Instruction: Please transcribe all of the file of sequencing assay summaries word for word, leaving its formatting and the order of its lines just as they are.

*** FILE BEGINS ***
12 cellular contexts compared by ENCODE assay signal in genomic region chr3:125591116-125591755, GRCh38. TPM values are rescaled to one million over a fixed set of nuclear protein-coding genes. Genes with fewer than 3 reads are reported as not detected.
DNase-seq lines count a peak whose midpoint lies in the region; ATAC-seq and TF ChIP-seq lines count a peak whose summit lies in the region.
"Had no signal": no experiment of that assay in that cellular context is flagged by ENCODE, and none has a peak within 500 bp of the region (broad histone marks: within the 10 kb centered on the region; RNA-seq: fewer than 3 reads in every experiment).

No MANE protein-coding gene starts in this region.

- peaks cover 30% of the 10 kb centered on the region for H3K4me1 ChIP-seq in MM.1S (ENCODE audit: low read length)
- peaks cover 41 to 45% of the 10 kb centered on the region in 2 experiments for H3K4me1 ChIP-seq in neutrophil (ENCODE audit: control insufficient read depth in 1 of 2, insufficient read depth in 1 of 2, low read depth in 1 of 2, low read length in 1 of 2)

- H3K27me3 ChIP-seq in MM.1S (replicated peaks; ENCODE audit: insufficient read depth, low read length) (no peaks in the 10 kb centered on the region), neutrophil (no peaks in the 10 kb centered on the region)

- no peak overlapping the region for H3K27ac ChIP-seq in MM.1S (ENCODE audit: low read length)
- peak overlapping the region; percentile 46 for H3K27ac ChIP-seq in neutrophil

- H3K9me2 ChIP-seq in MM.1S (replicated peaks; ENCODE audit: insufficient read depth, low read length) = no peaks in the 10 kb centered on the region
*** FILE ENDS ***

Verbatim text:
12 cellular contexts compared by ENCODE assay signal in genomic region chr3:125591116-125591755, GRCh38. TPM values are rescaled to one million over a fixed set of nuclear protein-coding genes. Genes with fewer than 3 reads are reported as not detected.
DNase-seq lines count a peak whose midpoint lies in the region; ATAC-seq and TF ChIP-seq lines count a peak whose summit lies in the region.
"Had no signal": no experiment of that assay in that cellular context is flagged by ENCODE, and none has a peak within 500 bp of the region (broad histone marks: within the 10 kb centered on the region; RNA-seq: fewer than 3 reads in every experiment).

No MANE protein-coding gene starts in this region.

- peaks cover 30% of the 10 kb centered on the region for H3K4me1 ChIP-seq in MM.1S (ENCODE audit: low read length)
- peaks cover 41 to 45% of the 10 kb centered on the region in 2 experiments for H3K4me1 ChIP-seq in neutrophil (ENCODE audit: control insufficient read depth in 1 of 2, insufficient read depth in 1 of 2, low read depth in 1 of 2, low read length in 1 of 2)

- H3K27me3 ChIP-seq in MM.1S (replicated peaks; ENCODE audit: insufficient read depth, low read length) (no peaks in the 10 kb centered on the region), neutrophil (no peaks in the 10 kb centered on the region)

- no peak overlapping the region for H3K27ac ChIP-seq in MM.1S (ENCODE audit: low read length)
- peak overlapping the region; percentile 46 for H3K27ac ChIP-seq in neutrophil

- H3K9me2 ChIP-seq in MM.1S (replicated peaks; ENCODE audit: insufficient read depth, low read length) = no peaks in the 10 kb centered on the region